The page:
There is a lot happening on Gift Aid, most of it still in flux: HM Revenue & Customs is consulting on benefits receivable in relation to Gift Aid donations; we are expecting revised guidance on the operation of the retail Gift Aid scheme and, in conjunction with that, revised and simplified Gift Aid declarations will be introduced over the winter. Clarification is still awaited over what charities with trading subsidiaries should do about Gift Aid payments where the company has negative reserves - in other words, is probably insolvent. All this shows the need for charities to keep on top of the issue. For most charities in receipt of substantial amounts of voluntary income, Gift-Aided donations are high volume, low value. This means small mistakes can be difficult to spot, but can become big liabilities if replicated across large populations for years.
The CEO and VAT
In an unusual VAT case, the Mary Rose Trust sought permission from the Charity Commission to amend its governing document to enable its chief executives, now and in the future, to join the trustee board and receive remuneration. The commission approved the appointment of the incumbent chief executive to the board, but rejected the wider application, with the proviso that the commission would review the situation with every future appointment. The trust requested a review of the decision; the commission changed its mind and allowed the trust to alter its governing document. The trust has, in effect, forced itself outside the "cultural exemption" for VAT on admission charges, for which one of the conditions is an entirely voluntary board, so that it could achieve full recovery of VAT on its major capital project.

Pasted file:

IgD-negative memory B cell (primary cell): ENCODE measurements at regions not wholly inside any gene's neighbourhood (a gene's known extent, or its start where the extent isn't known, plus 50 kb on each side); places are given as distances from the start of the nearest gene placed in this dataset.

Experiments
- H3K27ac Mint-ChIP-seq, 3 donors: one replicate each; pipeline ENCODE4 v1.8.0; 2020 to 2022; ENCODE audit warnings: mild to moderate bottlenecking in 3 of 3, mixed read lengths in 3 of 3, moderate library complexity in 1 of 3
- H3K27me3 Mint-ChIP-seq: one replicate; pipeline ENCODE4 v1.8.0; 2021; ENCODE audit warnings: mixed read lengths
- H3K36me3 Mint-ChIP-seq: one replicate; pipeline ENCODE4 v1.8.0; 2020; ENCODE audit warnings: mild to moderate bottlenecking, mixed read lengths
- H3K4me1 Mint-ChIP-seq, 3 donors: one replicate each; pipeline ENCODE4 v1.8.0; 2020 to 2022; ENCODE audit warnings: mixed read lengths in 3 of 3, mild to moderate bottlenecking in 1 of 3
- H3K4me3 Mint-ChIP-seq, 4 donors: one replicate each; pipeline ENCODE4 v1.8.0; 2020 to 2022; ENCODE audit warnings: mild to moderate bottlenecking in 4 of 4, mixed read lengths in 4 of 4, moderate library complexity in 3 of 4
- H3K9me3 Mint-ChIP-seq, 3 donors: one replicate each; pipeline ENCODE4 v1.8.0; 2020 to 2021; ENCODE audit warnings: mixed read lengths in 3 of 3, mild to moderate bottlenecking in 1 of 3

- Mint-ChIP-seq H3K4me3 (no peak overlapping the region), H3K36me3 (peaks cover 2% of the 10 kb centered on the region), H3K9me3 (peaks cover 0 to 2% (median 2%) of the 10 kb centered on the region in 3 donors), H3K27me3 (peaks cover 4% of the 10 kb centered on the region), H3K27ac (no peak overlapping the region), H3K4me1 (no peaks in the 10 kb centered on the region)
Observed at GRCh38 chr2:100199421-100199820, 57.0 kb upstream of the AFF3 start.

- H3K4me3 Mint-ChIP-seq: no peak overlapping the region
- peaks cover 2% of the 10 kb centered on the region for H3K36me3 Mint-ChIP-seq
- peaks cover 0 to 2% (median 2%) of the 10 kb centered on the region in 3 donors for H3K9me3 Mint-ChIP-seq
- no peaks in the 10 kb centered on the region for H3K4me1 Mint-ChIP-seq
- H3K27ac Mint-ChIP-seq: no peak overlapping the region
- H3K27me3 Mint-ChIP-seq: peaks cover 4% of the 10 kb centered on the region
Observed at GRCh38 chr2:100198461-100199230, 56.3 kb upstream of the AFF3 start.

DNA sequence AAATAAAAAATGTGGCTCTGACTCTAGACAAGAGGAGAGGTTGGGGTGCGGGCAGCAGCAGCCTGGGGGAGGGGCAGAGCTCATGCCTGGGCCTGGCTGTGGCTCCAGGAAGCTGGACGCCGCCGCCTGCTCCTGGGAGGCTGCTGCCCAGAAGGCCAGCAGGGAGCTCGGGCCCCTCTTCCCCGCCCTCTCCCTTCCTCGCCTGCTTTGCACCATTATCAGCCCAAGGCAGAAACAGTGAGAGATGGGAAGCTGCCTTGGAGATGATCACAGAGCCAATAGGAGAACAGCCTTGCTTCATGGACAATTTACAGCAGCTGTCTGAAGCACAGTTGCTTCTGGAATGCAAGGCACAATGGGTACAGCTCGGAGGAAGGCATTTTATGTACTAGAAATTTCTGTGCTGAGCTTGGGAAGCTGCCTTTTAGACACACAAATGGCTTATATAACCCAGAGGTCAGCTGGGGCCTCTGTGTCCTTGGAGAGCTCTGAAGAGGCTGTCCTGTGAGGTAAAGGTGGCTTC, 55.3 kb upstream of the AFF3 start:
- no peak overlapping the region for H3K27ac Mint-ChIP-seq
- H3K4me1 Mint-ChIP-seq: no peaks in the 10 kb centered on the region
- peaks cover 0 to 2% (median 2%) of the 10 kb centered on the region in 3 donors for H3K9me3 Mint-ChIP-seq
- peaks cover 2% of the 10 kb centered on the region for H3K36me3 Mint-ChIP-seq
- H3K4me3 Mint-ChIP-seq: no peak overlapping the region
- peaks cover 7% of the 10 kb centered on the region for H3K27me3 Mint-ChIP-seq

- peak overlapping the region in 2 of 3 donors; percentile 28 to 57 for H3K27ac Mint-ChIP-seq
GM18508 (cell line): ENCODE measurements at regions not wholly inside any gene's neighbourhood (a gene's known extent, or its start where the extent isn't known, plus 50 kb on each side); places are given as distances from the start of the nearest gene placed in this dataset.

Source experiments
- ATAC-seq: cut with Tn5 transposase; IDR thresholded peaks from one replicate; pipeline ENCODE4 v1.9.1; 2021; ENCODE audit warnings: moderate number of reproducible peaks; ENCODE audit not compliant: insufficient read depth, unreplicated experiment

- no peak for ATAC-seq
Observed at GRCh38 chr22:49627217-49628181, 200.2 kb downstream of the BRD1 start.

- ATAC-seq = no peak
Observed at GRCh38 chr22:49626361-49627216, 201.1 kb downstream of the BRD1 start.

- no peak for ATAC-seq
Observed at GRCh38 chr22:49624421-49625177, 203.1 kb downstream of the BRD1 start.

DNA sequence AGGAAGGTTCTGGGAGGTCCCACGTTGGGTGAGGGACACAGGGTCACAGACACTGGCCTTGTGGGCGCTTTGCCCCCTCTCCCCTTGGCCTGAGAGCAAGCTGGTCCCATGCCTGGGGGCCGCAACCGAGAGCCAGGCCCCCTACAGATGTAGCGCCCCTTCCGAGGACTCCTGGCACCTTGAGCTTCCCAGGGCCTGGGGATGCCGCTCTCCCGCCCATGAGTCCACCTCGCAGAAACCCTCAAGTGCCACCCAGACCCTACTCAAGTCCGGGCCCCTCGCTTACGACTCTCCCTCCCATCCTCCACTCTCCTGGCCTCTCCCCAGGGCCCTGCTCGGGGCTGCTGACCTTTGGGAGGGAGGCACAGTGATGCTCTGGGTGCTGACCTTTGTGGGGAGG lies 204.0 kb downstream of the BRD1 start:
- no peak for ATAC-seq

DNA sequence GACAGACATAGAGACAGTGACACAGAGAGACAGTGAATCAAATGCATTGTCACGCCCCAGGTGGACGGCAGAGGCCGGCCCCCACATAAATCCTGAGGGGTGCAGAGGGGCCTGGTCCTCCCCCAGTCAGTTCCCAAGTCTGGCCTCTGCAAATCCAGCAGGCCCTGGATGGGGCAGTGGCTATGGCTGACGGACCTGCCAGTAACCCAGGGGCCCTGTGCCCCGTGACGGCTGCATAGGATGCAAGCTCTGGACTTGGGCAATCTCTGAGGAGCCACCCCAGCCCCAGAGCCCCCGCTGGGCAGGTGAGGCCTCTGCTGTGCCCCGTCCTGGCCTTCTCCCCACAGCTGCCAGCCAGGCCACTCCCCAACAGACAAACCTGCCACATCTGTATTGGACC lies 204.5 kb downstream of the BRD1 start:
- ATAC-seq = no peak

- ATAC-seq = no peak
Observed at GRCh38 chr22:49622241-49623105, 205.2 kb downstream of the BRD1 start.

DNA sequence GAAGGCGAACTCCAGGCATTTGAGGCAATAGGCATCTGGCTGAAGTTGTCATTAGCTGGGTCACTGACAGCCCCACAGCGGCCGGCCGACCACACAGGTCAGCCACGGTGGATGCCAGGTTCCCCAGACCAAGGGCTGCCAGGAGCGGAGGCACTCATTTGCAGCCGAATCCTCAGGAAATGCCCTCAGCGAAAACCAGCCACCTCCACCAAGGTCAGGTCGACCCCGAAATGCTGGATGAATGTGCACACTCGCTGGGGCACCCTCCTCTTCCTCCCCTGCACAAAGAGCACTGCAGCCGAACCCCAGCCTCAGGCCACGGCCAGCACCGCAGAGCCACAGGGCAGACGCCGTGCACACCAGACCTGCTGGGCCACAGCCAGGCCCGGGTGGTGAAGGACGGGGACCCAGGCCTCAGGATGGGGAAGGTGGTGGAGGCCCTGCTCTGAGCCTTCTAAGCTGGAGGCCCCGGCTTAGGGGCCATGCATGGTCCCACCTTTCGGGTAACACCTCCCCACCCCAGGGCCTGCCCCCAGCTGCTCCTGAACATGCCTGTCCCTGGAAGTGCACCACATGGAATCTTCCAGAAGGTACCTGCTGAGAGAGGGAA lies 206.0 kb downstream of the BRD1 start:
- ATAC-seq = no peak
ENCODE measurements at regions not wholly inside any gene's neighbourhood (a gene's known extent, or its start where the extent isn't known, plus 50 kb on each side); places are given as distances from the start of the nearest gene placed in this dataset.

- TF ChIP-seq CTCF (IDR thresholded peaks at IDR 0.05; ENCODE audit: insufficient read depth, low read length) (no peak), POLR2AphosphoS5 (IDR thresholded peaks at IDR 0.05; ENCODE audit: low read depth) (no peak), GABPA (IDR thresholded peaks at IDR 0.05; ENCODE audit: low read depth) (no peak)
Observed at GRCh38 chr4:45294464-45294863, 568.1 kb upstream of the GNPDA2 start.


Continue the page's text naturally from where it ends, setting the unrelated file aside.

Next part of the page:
Tax was payable
The judgment on the Institute for Orthodox Christian Studies in Cambridge has been issued. The case concerned an assessment for output tax due on the sale to the charity of an opted property (where the owner has opted for it to be subject to VAT for both selling and renting). The trustees argued VAT should not have been charged on the purchase because the building was intended for a relevant charitable purpose, but HMRC successfully argued that the charity's teaching-related income was, in effect, a business and part of the property was rented out.
Beware minimum wage
The economic environment continues to be challenging, and planned changes to the national minimum wage will be an extra factor for some charities. It is surprisingly easy to fall foul of the law: figures released by HMRC show fines given to businesses for not paying the minimum wage have reached record highs. Nearly £1m was clawed back from employers in the last financial year - more than eight times as much as was the case five years ago. HMRC is increasingly focusing on this area; trade unions are also alert to it. Charities are not exempt!
The Financial Reporting Council has published a consultation paper on new ethical standards for auditors, which enshrines its proposed approach to auditors providing non-audit services to audit clients. Auditors need to be independent if they are to be effective, and audit committees should always be discussing this with their own firms. The rules are stricter for "public interest entities" (listed companies) than for other companies. Charities should also consider how they relate to these rules in the absence of specific guidance. The general principles are largely unchanged, although more services are prohibited than has been the case hitherto. The draft deals with threats from self-interest, self-review, management decision-making, advocacy, familiarity and intimidation. Auditors and audit committees are required to consider the relevance of any non-audit service to the audit, the extent of the judgement involved, the fee and its basis, and the nature and extent of staff involvement, both from the audit firm and its client.
Don Bawtree is lead partner for charities at accountants BDO LLP